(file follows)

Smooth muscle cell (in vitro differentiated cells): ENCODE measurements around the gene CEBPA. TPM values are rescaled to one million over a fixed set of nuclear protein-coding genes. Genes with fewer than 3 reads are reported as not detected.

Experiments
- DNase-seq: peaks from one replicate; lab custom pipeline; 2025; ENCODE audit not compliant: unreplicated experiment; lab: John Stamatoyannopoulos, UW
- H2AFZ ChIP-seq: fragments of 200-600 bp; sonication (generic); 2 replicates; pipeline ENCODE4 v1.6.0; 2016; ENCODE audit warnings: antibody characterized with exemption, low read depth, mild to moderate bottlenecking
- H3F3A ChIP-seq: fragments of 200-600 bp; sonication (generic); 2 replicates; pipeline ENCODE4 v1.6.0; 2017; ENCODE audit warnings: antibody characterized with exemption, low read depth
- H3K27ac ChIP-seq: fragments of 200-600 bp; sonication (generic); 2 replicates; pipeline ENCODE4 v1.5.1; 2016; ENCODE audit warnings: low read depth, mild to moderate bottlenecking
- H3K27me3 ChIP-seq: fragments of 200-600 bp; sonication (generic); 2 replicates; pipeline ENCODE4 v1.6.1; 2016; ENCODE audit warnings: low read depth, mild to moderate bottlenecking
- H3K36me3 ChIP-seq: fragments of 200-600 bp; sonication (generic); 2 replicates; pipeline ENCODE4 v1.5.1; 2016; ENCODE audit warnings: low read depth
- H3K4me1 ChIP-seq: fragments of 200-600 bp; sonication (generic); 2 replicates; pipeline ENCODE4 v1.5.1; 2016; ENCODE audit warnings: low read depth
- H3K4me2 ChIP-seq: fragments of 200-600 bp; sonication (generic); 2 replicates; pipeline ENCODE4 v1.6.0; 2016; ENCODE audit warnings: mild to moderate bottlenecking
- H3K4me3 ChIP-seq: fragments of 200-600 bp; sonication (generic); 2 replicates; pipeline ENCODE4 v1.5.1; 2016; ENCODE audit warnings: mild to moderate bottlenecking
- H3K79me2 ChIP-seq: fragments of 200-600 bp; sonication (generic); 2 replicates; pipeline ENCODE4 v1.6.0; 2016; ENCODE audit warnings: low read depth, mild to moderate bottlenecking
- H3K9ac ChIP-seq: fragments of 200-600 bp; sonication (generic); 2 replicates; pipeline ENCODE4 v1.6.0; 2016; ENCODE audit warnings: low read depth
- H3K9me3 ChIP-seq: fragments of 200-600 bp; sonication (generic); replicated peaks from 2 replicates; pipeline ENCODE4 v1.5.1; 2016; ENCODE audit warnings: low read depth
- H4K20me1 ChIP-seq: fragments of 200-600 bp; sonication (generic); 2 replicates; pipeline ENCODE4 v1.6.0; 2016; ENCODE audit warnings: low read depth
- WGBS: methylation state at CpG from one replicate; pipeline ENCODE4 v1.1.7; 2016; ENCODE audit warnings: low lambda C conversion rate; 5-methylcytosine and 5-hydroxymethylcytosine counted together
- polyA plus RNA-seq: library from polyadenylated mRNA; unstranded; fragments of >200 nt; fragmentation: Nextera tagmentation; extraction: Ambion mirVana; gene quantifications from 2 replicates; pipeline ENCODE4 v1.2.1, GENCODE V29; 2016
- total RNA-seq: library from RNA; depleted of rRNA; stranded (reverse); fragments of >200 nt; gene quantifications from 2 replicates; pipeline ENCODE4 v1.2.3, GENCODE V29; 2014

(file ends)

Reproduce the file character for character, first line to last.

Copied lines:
Smooth muscle cell (in vitro differentiated cells): ENCODE measurements around the gene CEBPA. TPM values are rescaled to one million over a fixed set of nuclear protein-coding genes. Genes with fewer than 3 reads are reported as not detected.

Experiments
- DNase-seq: peaks from one replicate; lab custom pipeline; 2025; ENCODE audit not compliant: unreplicated experiment; lab: John Stamatoyannopoulos, UW
- H2AFZ ChIP-seq: fragments of 200-600 bp; sonication (generic); 2 replicates; pipeline ENCODE4 v1.6.0; 2016; ENCODE audit warnings: antibody characterized with exemption, low read depth, mild to moderate bottlenecking
- H3F3A ChIP-seq: fragments of 200-600 bp; sonication (generic); 2 replicates; pipeline ENCODE4 v1.6.0; 2017; ENCODE audit warnings: antibody characterized with exemption, low read depth
- H3K27ac ChIP-seq: fragments of 200-600 bp; sonication (generic); 2 replicates; pipeline ENCODE4 v1.5.1; 2016; ENCODE audit warnings: low read depth, mild to moderate bottlenecking
- H3K27me3 ChIP-seq: fragments of 200-600 bp; sonication (generic); 2 replicates; pipeline ENCODE4 v1.6.1; 2016; ENCODE audit warnings: low read depth, mild to moderate bottlenecking
- H3K36me3 ChIP-seq: fragments of 200-600 bp; sonication (generic); 2 replicates; pipeline ENCODE4 v1.5.1; 2016; ENCODE audit warnings: low read depth
- H3K4me1 ChIP-seq: fragments of 200-600 bp; sonication (generic); 2 replicates; pipeline ENCODE4 v1.5.1; 2016; ENCODE audit warnings: low read depth
- H3K4me2 ChIP-seq: fragments of 200-600 bp; sonication (generic); 2 replicates; pipeline ENCODE4 v1.6.0; 2016; ENCODE audit warnings: mild to moderate bottlenecking
- H3K4me3 ChIP-seq: fragments of 200-600 bp; sonication (generic); 2 replicates; pipeline ENCODE4 v1.5.1; 2016; ENCODE audit warnings: mild to moderate bottlenecking
- H3K79me2 ChIP-seq: fragments of 200-600 bp; sonication (generic); 2 replicates; pipeline ENCODE4 v1.6.0; 2016; ENCODE audit warnings: low read depth, mild to moderate bottlenecking
- H3K9ac ChIP-seq: fragments of 200-600 bp; sonication (generic); 2 replicates; pipeline ENCODE4 v1.6.0; 2016; ENCODE audit warnings: low read depth
- H3K9me3 ChIP-seq: fragments of 200-600 bp; sonication (generic); replicated peaks from 2 replicates; pipeline ENCODE4 v1.5.1; 2016; ENCODE audit warnings: low read depth
- H4K20me1 ChIP-seq: fragments of 200-600 bp; sonication (generic); 2 replicates; pipeline ENCODE4 v1.6.0; 2016; ENCODE audit warnings: low read depth
- WGBS: methylation state at CpG from one replicate; pipeline ENCODE4 v1.1.7; 2016; ENCODE audit warnings: low lambda C conversion rate; 5-methylcytosine and 5-hydroxymethylcytosine counted together
- polyA plus RNA-seq: library from polyadenylated mRNA; unstranded; fragments of >200 nt; fragmentation: Nextera tagmentation; extraction: Ambion mirVana; gene quantifications from 2 replicates; pipeline ENCODE4 v1.2.1, GENCODE V29; 2016
- total RNA-seq: library from RNA; depleted of rRNA; stranded (reverse); fragments of >200 nt; gene quantifications from 2 replicates; pipeline ENCODE4 v1.2.3, GENCODE V29; 2014